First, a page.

So not to worry if you drop a ring of something valuable down the drain because it is likely safe in the trap.
Large plumbing fixtures such as showers, tubs, and washing machine drains also have drain traps but they are not as easy to see because they are under floor level or behind walls.
Tubs and showers have traps that are harder to get to and either requires crawling under the house or cutting a hole behind the tub or shower and dig out the area where to trap is.
If a drain trap is dry the sewer gas can escape and can be the cause of the smell.
This is usually a quick fix that can be remedied by running water down the drain and filling the trap back up with water.
The location of the drain trap is sometimes obvious such as in the toilet where you can always see the standing water in the bowl.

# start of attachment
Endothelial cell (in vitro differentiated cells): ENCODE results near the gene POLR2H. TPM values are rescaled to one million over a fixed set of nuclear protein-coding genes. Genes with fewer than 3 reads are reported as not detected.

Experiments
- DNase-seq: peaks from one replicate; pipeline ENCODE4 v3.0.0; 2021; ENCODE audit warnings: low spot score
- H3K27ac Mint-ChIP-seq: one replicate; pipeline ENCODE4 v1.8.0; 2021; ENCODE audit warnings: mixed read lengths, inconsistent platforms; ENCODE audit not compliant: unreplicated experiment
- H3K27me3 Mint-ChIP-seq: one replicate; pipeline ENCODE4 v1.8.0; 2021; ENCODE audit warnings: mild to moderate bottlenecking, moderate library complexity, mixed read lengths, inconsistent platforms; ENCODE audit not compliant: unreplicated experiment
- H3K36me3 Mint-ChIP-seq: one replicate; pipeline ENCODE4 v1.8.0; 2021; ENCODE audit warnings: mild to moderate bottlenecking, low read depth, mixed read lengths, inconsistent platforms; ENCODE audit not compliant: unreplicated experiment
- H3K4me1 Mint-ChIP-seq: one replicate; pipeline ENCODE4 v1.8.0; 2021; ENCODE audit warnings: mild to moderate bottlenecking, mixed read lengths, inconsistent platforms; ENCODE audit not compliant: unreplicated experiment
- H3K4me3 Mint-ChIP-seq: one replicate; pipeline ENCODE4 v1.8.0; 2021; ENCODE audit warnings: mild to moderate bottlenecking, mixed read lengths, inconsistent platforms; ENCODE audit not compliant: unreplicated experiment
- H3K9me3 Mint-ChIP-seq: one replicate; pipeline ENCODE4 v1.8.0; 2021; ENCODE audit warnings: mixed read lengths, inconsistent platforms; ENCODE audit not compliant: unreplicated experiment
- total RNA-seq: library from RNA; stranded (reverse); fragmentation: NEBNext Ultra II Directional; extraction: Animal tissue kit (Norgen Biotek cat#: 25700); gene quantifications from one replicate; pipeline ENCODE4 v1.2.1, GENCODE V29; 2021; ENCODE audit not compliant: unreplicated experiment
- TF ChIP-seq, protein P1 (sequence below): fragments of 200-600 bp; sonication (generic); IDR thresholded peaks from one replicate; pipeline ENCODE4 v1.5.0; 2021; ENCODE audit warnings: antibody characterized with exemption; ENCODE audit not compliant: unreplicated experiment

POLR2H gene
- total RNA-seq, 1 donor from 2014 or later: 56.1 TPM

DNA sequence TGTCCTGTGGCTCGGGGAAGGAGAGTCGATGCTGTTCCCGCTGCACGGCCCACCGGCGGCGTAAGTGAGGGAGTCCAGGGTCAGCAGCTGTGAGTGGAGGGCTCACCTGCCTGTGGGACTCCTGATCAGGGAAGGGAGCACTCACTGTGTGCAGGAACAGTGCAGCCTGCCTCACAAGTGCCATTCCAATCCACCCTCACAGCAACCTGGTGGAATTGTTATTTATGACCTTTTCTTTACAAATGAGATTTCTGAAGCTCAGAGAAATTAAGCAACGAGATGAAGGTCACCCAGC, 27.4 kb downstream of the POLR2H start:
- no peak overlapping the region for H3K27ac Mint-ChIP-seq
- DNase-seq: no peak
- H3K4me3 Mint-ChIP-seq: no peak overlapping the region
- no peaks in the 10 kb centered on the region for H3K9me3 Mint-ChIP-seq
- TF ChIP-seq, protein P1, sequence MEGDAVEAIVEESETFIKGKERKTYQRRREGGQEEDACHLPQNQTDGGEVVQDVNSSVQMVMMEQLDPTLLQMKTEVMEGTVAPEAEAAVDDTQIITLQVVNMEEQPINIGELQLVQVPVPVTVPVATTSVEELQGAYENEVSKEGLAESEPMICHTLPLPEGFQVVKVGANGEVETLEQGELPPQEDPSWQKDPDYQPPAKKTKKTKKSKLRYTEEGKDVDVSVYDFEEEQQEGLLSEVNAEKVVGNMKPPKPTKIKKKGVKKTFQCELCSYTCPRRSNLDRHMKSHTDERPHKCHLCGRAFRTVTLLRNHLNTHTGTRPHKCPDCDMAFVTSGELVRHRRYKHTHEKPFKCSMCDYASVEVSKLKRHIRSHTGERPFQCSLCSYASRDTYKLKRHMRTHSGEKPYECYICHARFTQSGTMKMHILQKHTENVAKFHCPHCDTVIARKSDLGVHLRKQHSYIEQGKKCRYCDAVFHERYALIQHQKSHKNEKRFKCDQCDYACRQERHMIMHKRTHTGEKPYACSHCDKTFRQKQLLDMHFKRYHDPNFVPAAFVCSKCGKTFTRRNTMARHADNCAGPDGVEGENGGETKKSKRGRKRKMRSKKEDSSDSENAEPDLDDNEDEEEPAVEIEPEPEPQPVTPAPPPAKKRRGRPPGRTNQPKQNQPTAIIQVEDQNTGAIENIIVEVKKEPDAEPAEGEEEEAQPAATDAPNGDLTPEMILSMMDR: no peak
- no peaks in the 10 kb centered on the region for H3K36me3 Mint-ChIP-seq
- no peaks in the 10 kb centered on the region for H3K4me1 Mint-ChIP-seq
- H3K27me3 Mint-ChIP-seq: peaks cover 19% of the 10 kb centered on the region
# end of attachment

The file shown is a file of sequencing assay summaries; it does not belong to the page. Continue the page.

If you look to the backside of the toilet you can see the shape of the drain through which the water exits has the necessary curve.
Other plumbing fixtures have the drain trap in an out of the way location such as the kitchen or bathroom sink where the trap is usually hidden in a cabinet under the sink.
When you look at the sink you cannot see the standing water but if you follow the drain lines you can see the required U or S shape where the water stands to trap the sewer gas.
Sink traps have the added benefit that they trap small objects dropped in to the drain and they are fairly easy to remove.
By Aaron Stickley Drain trap may appear to be a strange name for a plumbing part unless you know its function.
A plumbing trap is designed to constantly hold some water.
What that water does is to keep the sewer gas smells from escaping the drain.
There are traps in every drain because any connection that leads to the drain system is also a possible outlet for sewer gas.